Suffice to say these issues should serve as a warning of the potential vagaries of R&D accounting by federal agencies.
It’s also difficult to situate FY 2021 R&D in historical context. Federal R&D as a share of GDP is shown above. As a share of GDP, estimated research spending would reach 0.45%, the highest point in several years. However, this is primarily due to the recent drop in GDP estimated by the Congressional Budget Office (CBO) in its July 2020 baseline. Current development spending is no longer directly comparable with historical data due to the DOD “6.7” issue described earlier, which pushes total R&D spending lower.
AI, Quantum Among Few Prioritized Areas
While the ultimate spending changes were modest, there are a handful of areas worth noting. The White House had made artificial intelligence and quantum information science (QIS) major priorities in their budget request, pledging to double funding for related research over two years. This pledge was mostly centered on the National Science Foundation (NSF) and the DOE Office of Science, but other agencies were involved as well.
Appropriations have mostly reflected these priorities. For research on AI and machine learning, Congress provided NSF with $868 million, a 76% increase above FY 2020 levels. The Office of Science received not less than $100 million, a $29 million or 40.8% boost, though shy of the $125 million request. For QIS, NSF received its funding request of $226 million, $100 million above the current year, while the Office of Science received $245 million, a $50 million increase.
At other agencies, the National Institute of Standards and Technology (NIST) received a $6.5 increase above FY 2020 each for AI and quantum science. NIH received $105 million for machine learning and data science activities. Congress also provided an $840 million increase to DOD science and technology programs, where AI and quantum are among the research priorities. This included some targeted increases, such as a $10 million boost for the Air Force Research Lab’s quantum science center, and several others for AI.
Amid another billion-dollar increase for NIH, Congress continued its prioritization of Alzheimer’s disease research within the life sciences portfolio. NIH Alzheimer’s research funding received a $300 million increase above FY 2020, pushing total expenditures above $3 billion.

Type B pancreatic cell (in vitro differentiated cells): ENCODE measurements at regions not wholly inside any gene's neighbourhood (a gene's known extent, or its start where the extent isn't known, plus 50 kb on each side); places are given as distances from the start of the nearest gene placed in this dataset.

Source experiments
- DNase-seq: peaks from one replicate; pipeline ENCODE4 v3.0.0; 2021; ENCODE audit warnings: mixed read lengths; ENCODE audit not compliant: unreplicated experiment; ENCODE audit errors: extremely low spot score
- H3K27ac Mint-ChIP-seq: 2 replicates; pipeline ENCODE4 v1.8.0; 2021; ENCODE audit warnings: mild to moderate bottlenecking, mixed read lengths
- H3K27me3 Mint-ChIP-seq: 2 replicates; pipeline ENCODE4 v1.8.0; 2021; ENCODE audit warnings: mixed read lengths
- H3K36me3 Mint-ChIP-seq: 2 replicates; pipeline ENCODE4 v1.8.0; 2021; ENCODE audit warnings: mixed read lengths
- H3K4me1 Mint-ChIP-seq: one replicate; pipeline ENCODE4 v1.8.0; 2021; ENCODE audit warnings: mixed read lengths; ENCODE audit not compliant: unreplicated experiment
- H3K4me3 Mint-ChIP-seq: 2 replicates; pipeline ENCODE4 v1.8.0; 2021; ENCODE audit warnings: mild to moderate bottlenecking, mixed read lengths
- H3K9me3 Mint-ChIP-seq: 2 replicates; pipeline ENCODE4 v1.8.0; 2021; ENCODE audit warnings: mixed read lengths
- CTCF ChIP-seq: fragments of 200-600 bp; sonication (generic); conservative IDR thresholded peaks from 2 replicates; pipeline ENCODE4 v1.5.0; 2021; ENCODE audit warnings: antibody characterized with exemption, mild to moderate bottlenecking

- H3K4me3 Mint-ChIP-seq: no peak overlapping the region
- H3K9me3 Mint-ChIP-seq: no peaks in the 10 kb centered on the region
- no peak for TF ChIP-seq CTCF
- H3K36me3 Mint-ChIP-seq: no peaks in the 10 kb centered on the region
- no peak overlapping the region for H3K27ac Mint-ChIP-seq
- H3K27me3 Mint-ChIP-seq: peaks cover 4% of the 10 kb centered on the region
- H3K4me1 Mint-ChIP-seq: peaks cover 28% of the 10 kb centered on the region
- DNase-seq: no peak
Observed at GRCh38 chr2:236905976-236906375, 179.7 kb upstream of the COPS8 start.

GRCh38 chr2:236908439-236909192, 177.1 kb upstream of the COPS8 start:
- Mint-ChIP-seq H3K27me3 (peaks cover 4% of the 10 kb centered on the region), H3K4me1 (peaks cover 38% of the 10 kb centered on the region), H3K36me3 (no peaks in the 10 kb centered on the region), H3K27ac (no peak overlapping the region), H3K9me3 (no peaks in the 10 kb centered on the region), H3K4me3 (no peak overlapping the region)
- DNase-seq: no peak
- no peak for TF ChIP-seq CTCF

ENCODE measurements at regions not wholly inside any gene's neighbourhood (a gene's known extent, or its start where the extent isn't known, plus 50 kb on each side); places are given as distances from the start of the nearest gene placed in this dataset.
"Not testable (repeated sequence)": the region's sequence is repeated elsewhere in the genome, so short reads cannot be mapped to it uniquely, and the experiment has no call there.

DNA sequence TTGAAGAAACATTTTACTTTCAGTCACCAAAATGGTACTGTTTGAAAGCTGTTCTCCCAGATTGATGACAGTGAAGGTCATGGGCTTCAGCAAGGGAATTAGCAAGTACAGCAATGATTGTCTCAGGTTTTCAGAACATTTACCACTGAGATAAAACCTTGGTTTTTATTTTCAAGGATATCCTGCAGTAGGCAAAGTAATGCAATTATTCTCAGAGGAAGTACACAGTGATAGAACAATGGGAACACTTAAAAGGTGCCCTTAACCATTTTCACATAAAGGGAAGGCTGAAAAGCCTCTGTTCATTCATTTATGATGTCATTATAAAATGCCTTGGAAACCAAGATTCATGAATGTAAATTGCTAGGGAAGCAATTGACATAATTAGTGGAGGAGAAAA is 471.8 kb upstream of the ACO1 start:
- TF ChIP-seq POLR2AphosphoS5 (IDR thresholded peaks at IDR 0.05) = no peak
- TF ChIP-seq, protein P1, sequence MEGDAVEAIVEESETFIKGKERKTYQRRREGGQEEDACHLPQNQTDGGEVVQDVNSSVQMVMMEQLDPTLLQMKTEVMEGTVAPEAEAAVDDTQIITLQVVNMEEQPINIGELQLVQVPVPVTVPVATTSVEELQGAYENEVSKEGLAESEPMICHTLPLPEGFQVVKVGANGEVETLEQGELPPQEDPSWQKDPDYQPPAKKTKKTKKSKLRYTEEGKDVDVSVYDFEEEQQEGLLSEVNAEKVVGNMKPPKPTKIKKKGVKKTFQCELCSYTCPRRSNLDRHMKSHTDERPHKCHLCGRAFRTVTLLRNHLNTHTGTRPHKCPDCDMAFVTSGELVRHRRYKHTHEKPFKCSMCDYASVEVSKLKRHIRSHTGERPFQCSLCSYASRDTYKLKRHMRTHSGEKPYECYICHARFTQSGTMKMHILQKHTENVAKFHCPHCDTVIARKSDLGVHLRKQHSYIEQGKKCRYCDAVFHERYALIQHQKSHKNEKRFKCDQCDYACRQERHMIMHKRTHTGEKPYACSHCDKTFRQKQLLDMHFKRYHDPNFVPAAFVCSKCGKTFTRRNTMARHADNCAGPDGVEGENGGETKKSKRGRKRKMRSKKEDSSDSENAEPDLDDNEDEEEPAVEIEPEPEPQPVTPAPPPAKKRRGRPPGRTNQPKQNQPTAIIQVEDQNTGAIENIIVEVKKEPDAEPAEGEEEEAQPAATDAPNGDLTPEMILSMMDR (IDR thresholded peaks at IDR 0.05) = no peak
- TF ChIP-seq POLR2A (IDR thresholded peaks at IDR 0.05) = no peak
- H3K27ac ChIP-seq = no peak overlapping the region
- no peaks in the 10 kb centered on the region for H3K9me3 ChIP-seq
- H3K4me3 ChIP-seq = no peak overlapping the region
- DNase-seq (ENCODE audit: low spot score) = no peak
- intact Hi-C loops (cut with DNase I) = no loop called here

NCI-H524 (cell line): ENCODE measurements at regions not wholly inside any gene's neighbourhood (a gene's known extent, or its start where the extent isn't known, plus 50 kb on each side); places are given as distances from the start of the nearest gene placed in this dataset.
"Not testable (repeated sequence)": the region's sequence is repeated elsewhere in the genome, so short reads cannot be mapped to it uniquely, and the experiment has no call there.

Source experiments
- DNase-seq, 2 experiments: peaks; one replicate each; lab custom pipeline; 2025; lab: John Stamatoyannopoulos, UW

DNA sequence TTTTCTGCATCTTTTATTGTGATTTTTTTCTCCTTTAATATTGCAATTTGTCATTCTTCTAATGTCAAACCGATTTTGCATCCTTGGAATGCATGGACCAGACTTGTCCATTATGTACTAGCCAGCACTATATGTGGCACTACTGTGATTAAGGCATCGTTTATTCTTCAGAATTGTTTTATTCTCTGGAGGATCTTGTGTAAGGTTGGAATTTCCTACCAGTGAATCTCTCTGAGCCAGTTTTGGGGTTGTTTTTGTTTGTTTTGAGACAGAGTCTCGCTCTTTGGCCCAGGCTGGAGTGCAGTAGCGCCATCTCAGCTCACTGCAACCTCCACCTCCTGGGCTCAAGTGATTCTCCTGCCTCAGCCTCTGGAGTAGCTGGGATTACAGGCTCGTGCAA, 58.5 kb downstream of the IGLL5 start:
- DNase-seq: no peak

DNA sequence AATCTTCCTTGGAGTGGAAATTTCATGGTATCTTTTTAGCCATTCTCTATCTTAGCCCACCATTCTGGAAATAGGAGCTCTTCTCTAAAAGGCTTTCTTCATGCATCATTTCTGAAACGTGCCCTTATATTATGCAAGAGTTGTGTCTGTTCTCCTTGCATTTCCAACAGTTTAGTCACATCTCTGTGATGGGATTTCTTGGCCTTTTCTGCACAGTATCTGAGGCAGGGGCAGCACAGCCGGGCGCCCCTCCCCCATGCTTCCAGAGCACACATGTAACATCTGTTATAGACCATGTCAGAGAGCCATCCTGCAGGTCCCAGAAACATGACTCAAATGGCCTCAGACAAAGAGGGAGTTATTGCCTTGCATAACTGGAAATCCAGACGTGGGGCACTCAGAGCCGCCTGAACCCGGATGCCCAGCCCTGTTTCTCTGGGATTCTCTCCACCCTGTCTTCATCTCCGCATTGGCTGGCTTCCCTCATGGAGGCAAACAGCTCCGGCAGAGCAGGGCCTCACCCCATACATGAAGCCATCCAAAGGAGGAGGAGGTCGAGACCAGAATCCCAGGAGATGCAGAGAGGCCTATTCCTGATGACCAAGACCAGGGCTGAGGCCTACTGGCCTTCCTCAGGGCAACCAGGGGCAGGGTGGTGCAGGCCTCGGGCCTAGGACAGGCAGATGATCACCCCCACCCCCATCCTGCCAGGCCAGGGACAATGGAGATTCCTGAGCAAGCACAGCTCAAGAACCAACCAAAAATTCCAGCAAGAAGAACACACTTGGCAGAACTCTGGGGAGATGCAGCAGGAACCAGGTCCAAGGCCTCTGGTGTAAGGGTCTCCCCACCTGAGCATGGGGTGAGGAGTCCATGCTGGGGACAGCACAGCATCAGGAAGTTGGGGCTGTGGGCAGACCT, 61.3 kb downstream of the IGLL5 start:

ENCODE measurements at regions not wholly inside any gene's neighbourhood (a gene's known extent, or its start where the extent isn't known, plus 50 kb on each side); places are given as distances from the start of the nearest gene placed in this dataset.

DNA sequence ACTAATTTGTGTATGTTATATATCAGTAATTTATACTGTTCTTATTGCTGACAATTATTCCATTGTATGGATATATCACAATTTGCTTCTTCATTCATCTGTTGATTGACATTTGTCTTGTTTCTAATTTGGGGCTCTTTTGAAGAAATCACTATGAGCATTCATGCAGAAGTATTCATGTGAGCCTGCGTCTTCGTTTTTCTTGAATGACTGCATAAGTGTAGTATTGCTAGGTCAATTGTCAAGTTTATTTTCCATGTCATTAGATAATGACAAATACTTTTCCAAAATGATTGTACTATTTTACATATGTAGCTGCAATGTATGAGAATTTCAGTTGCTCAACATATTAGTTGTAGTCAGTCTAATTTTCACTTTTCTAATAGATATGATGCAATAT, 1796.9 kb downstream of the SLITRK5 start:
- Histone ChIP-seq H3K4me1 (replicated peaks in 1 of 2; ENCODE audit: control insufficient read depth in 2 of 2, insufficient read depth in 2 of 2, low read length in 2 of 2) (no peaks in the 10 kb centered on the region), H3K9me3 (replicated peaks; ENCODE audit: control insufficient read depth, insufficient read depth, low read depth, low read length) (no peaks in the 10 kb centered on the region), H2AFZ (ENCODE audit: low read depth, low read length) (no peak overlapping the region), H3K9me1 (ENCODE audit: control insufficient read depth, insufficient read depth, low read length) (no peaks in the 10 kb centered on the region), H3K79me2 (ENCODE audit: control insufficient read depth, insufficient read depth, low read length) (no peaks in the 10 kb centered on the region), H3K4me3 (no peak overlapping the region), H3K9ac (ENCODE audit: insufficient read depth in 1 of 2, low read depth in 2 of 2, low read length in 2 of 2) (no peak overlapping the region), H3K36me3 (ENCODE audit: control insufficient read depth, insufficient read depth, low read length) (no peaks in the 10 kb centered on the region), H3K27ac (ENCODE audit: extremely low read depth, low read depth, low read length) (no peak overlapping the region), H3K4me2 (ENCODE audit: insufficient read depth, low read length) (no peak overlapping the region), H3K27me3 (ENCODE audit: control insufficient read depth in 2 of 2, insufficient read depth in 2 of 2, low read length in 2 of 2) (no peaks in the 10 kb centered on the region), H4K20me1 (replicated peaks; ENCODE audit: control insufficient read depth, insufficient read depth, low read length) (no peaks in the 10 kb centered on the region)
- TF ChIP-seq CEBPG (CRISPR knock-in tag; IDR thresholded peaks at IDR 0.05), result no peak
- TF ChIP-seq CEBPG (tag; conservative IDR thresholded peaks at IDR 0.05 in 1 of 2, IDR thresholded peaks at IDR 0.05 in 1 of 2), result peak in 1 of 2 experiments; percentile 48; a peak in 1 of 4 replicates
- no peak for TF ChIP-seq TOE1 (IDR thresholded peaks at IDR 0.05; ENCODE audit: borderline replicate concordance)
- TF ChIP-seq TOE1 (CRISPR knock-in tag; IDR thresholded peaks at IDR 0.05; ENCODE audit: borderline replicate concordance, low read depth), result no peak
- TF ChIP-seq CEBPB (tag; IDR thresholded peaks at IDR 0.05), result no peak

A handful of other areas received moderate increases but are notable for having been singled out for some of the deepest cuts in the FY 2021 budget request. This included energy technology R&D, climate science, advanced manufacturing programs, and STEM education.
In addition, several programs supporting minority institutions – including historically black colleges and others – received marginal preference over certain other education programs. For instance, Hatch Act funding for agricultural experiment stations at the original 1862 land-grant universities received flat funding, while research capacity funds at historically black colleges (the 1890 land-grants) were increased by $6 million. At DOD, support for activities under the broad National Defense Education Program was reduced, while funding to support minority-focused institutions was increased by $29 million or 54%. At NIH, the National Institute on Minority Health and Health Disparities received a 16.4% year-over-year increase, the largest of any institute in a year where most received under 3% increases.
 For background on this issue, see “The Federal Government is Tweaking What Counts as R&D: Q&A,” AAAS, June 2018: https://www.aaas.org/news/federal-government-tweaking-what-counts-rd-qa